Winter weather could cause road maintenance problems

PUBLISHED: 18:01 16 January 2009 | UPDATED: 12:16 17 June 2010

DEVON County Council has warned that the recent freezing temperatures will cause maintenance problems on the county s roads. The prolonged cold spell could create further deterioration in the network which will add to the existing £215 million backlog of

DEVON County Council has warned that the recent freezing temperatures will cause maintenance problems on the county's roads.

The prolonged cold spell could create further deterioration in the network which will add to the existing £215 million backlog of repairs.

At low temperatures the road surface can become stiffer and can result in cracking or an increase in existing cracking, chippings can loosen and potholes can form.

Devon spends around £7million per year on patching works - with over £2 million of this on reactive safety work such as pothole repairs. The additional reactive maintenance that may be required due to the weather could cost an extra £2million above the normal budget spending.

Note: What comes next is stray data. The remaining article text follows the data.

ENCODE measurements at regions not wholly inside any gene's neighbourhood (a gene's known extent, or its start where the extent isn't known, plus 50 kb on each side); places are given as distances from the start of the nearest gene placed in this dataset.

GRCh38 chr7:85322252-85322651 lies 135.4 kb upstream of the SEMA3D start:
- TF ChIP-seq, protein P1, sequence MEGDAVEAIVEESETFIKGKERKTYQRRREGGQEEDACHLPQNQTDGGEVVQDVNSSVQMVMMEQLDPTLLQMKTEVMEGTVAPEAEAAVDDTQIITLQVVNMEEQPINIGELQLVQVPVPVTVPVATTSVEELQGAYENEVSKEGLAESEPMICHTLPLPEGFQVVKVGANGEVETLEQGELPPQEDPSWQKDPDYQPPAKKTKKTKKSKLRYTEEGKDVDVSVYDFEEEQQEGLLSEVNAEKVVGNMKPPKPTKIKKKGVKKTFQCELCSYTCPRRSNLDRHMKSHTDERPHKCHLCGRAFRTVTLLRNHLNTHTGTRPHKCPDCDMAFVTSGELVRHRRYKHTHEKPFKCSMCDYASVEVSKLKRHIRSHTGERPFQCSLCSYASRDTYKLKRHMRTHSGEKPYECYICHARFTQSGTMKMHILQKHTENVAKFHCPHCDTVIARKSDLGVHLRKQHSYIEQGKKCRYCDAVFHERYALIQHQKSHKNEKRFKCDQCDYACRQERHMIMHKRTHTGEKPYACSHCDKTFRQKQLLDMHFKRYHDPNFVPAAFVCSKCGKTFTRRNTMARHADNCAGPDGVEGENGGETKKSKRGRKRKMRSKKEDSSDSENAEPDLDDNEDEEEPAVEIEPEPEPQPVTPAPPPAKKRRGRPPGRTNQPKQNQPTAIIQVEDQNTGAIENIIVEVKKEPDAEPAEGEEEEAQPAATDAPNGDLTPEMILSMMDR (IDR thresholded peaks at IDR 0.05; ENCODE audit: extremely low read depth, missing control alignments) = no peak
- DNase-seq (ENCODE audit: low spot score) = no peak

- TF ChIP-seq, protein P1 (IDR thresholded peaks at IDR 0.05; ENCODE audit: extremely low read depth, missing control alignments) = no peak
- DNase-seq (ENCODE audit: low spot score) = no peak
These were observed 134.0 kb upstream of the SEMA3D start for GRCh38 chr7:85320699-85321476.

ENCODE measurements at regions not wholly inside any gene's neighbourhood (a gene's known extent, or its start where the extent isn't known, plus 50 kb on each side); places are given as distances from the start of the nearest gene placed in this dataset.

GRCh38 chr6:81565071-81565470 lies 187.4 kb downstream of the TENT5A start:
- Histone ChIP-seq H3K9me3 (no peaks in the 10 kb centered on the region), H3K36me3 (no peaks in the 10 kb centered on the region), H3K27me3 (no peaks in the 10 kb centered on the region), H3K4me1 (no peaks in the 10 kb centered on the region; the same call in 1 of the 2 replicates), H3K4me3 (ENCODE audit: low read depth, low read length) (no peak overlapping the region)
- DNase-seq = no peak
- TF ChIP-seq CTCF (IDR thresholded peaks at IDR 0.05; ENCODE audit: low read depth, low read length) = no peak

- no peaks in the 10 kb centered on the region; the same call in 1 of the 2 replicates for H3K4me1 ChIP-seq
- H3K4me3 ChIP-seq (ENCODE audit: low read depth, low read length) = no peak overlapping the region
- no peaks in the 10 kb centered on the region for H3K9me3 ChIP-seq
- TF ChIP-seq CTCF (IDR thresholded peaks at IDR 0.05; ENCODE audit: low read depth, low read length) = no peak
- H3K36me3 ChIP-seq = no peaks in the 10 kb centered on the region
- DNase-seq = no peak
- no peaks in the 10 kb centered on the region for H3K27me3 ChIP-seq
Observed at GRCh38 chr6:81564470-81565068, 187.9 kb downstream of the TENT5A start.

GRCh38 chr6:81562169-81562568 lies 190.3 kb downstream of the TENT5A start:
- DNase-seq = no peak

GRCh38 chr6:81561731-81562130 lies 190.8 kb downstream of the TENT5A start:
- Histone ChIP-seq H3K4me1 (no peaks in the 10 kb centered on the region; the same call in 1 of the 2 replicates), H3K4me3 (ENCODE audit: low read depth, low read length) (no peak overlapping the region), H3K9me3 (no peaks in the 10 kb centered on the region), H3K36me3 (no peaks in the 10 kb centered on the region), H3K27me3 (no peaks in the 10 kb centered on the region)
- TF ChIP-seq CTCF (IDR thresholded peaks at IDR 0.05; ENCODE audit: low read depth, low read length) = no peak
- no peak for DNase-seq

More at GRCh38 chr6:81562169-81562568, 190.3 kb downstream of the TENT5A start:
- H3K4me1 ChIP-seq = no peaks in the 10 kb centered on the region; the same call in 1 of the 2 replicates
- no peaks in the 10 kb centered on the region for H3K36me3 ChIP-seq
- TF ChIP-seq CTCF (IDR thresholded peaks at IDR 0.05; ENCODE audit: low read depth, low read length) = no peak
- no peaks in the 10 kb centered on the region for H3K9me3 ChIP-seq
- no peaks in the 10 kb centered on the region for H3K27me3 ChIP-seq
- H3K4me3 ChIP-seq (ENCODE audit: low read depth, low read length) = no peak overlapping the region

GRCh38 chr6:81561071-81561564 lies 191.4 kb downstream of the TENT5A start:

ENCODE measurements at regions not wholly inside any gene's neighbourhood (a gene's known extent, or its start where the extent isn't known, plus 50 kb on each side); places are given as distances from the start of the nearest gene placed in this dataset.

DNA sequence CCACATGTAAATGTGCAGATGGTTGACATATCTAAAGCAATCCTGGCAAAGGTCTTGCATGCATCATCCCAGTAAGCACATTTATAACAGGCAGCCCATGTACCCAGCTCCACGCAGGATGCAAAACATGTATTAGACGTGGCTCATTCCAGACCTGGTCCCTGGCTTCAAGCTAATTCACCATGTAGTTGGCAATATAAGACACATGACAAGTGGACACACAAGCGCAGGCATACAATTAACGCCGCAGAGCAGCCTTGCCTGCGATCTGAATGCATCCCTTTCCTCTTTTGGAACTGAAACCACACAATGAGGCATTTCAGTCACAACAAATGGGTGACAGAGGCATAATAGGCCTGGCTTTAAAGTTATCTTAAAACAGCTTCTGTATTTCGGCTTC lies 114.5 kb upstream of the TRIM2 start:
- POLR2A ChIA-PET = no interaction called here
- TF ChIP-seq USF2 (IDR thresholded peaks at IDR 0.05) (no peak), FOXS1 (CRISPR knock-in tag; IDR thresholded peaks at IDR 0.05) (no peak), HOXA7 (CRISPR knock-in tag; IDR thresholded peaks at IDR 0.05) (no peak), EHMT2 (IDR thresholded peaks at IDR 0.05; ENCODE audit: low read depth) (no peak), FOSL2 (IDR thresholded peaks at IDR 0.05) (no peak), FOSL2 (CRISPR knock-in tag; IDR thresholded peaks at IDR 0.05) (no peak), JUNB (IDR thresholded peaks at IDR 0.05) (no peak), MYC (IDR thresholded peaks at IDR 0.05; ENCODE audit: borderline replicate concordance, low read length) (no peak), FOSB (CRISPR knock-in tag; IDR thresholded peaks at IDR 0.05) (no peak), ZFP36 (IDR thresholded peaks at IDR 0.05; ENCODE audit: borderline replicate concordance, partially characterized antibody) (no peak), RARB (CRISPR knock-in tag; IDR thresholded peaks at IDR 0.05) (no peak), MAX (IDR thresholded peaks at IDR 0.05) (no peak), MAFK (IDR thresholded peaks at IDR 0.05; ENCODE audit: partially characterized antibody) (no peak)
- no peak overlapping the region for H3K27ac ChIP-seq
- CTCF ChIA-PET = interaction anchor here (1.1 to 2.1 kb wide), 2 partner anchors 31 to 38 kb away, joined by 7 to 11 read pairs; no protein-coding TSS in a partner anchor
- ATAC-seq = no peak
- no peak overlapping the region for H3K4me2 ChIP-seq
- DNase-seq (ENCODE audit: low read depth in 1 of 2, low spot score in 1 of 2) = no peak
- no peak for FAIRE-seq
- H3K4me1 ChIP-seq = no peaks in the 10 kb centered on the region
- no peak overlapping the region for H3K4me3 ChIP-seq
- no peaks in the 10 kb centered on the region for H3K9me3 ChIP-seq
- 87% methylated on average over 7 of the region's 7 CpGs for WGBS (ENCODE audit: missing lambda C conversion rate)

Councillor Margaret Rogers, Devon County Council Executive Member for Environment, said: "It is too early to predict the scale of damage caused by this prolonged cold spell but it could double the demand for reactive maintenance over the coming months. Reactive repairs have little effect on reducing the maintenance backlog but are necessary to keep roads in a safe condition. Devon is responsible for the biggest road network in the country with almost 8,000 miles to maintain, and while the winter weather will no doubt leave our roads even more vulnerable we will continue to do our best within our limited budget."

Over the past three months, sub zero temperatures have created exceptional demand for road salting. From the first treatment on 27 October to 12 January, gritters have turned out on 68 occasions, using 8,800 tonnes of salt at a cost of £515,000. That number of callouts equals last year's total figure for the whole winter.

An extra 6,000 tonnes of salt has been delivered to cope with increased workload, as road temperatures have dropped to as low as -10 C.

During the past week the County Council's Highway Operations Control Centre has experienced an increase in reports of burst water mains, receiving 270 requests for assistance from South West Water when there has been the risk of leaking water turning to ice on road surfaces.


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